Here we come to a turning of the season

Happy New Year, y’all! Warning: this is going to be a long one, replete with Feelings and (because it’s me, swearing), so make yourself a cup of tea and settle in. Or don’t read it. That’s up to you.

Look! Actual knitting! 

It’s been a hot second since I’ve been on the blog, for various reasons- the big one being that last fall, I decided I really needed a proper job to supplement what’s going on with Republica Unicornia.

And it’s been a good thing, really- helped me heal from the toxic relationship I’ve had with work over the last ten years. No one at my part-time cooking store retail job has shamed me for being a human being or told me that if I worked longer hours or just tried harder and wasn’t so much myself, I’d be worthy of being there. I have been able to talk about food and cooking and proved to myself that I can put on pants, leave the house, function for eight hours straight, and not dissolve into a puddle of anxiety-ridden goo.

This functioning has felt like a major coup, and I feel like myself again.

But I’ve missed having the time to devote to Republica Unicornia—I had a meltdown in mid-December because I felt like I had missed the holiday season. Running a one-woman business where you make everything while also holding down a job that is physically exhausting (and heavy on the extroversion) got to be a bit much.

So I decided to cut my hours at the steady paycheck gig in favor of the rainbows and unicorns. RU isn’t a vanity project for me—we are dual income, but me faffing about with yarn just for funsies isn’t an option.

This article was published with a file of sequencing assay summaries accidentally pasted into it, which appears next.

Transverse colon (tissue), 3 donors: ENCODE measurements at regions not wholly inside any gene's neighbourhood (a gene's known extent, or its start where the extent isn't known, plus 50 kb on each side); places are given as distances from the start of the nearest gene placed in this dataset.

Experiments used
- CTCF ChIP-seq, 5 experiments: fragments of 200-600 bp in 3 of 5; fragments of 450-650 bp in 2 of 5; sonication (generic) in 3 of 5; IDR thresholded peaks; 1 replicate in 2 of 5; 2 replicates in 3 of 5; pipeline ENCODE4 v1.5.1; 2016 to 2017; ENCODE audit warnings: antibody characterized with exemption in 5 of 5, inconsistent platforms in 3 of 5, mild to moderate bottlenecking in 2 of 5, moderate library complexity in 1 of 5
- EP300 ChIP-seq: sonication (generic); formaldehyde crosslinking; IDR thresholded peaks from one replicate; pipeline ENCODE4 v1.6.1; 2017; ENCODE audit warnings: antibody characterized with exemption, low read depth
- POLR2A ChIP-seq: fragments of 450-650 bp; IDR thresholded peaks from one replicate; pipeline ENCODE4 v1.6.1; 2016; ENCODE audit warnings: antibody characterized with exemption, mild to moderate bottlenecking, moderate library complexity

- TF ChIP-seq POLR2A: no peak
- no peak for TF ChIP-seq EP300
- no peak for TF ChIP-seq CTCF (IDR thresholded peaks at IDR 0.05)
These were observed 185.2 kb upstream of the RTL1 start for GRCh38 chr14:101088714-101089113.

And so, I haven’t taken the decision to give up stability lightly- it’s a true leap of faith. But when I think back on my adult years, the things that have caused me the most pain and suffering aren’t the leaps of faith—it’s those times when I decided that what I really needed to do was grow up and be responsible and settle down, even when—especially when—every fiber of my being was saying NOPE NOPE NOPE.

I may have mentioned this here before, but one of our family mottos was “We all have to do things we don’t want to do.” My mother said it to me when I wanted to quit gymnastics (I was so uncoordinated that I was *demoted* a grade level by the park district), or when I wasn’t quite sick enough to stay home from school but still feeling pretty gross. And I absolutely see why she did this- as adults, we have to clean the bathroom and get pap smears and spend glorious sunny days doing our taxes.

But the message I internalized was that “being responsible” was about mind over matter—that the “should” outweighed everything else.

And so I married my college boyfriend, despite the fact that I woke up with a panic attack every morning the year we were engaged, and remember standing at the altar thinking, “Whelp. We’ll see how this works out.” (Spoiler: it didn’t.)

And so I became a United Methodist pastor, despite the fact that my prevailing feeling during the whole time I worked in the church was sheer, abject terror—terror that I was not good enough to be in the pulpit I occupied, terror that I was not equal to the tasks placed before me, terror that I was going to lead people away from Jesus with my honesty and my swearing and my inability to toe the party line.

Both of these situations ended poorly, and in much the same way—with swearing and heartbreak and some truly kickass breakup playlists.

It’s so easy to look back on our massive screw-ups and say, “I knew all along.” Because we do, really. On a deep level. But we are taught to suppress our appetites: to do the grown-up, responsible thing at all costs. Even if that cost is ourselves.

For me, it’s not just that searching my feelings tells me it’s so—it’s a physical thing. My “gut feeling” is *literally* in my gut—under stress and unhappiness, my GI system is a hot mess.

When I moved out of the condo I shared with my ex-husband, I remember going, “Huh. I don’t want to throw up for the first time in seven years.” I was voracious—enjoying food and life in a way I had forgotten that I was capable of.